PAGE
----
You’ve probably heard that having a fast website will improve user experience and your bottom line.
But things have become more serious.
Page speed has been a ranking factor for some time now. But, Google has announced that come July 2018 page speed will be a ranking factor on mobile.
In this article, I’ll explain the update and what you can do as a business to get ahead of the pack.
Why is speed important?
Before we jump into how to get started, I want to destroy any doubts you have to why you need to speed up your website.
You might be thinking: I don’t care about ranking on Google, why should I bother? Well, that’s a terrible mindset to have. But if you don’t care about Google rankings what about your other marketing channels?
Research from Pingdom found that if your page loads within 2 seconds only 9% of people bounce. On the flip side, if it surpasses 3 seconds, it soars to 38%. On mobile this gets worse, DoubleClick by Google found 53% of mobile site visits were abandoned if a page took longer than 3 seconds to load.
It’d be a shame if someone referred you a client only for them to go to your website and leave straight away because of a bad experience.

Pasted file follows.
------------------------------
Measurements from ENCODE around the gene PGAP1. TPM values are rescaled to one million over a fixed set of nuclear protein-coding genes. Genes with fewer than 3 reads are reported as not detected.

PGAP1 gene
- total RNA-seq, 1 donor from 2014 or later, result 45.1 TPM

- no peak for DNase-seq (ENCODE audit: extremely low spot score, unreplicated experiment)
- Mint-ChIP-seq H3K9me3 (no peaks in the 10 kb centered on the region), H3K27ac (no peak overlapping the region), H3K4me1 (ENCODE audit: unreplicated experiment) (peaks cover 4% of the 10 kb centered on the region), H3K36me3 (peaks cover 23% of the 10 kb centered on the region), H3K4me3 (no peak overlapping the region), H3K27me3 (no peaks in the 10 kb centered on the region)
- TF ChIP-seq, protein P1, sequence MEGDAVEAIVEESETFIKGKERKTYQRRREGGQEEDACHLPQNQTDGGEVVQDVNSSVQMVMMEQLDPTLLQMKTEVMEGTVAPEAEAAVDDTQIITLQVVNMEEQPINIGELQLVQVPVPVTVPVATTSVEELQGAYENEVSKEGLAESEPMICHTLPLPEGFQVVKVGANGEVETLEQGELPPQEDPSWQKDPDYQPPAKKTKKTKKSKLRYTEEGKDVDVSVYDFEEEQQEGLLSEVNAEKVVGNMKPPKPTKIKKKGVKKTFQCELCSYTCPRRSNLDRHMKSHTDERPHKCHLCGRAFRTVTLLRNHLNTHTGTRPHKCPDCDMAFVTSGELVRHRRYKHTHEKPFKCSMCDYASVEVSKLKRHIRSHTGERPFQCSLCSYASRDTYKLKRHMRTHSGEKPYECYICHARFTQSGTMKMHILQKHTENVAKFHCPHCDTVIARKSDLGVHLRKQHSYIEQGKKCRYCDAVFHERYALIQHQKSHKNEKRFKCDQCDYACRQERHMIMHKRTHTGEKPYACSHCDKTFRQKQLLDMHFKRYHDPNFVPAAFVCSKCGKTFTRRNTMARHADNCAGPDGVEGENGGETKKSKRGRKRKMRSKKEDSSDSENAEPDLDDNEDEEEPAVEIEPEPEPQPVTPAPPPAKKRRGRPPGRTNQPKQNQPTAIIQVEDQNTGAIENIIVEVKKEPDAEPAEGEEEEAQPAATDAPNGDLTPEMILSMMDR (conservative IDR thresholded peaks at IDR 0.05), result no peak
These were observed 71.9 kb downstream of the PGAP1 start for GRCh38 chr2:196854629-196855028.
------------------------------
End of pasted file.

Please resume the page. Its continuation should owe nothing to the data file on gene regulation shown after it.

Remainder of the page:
What are the benefits to your bottom line?
The question following “I don’t care” is how will it impact my bottom line? If it isn’t apparent that when fewer people leave your website, you get more conversions then try out these numbers.
Faster page loading contributed to a 12-13% increase in sales for an e-commerce store. I’m sure you’ve heard of Pinterest, they rebuilt their pages to improve their speed and see a 15% increase in SEO traffic and a 15% increase in conversion rate to signup.
And then there’s the famous Amazon case study how just one second could cost them $1.6 billion in sales.
For soloist and small business, the same rules apply. If you decrease the time it takes for your page to load you will see results to your bottom line.
How to get started
I hope I’ve managed to convince you that page speed matters and now you’re ready to get started.
Here’s a quick checklist:
- Avoid landing page redirects
- Enable compression
- Optimise images
- Leverage browser caching
- Prioritise visible content
- Reduce server response time
It’s clear that mobile devices are here to stay. Search engines like Google and Bing are putting more weight in their algorithms to cater for people on mobile.
Businesses no longer have a choice whether they need to adopt a mobile-first strategy. If you don’t, in the coming years you’ll be left in the dust by competitors who do.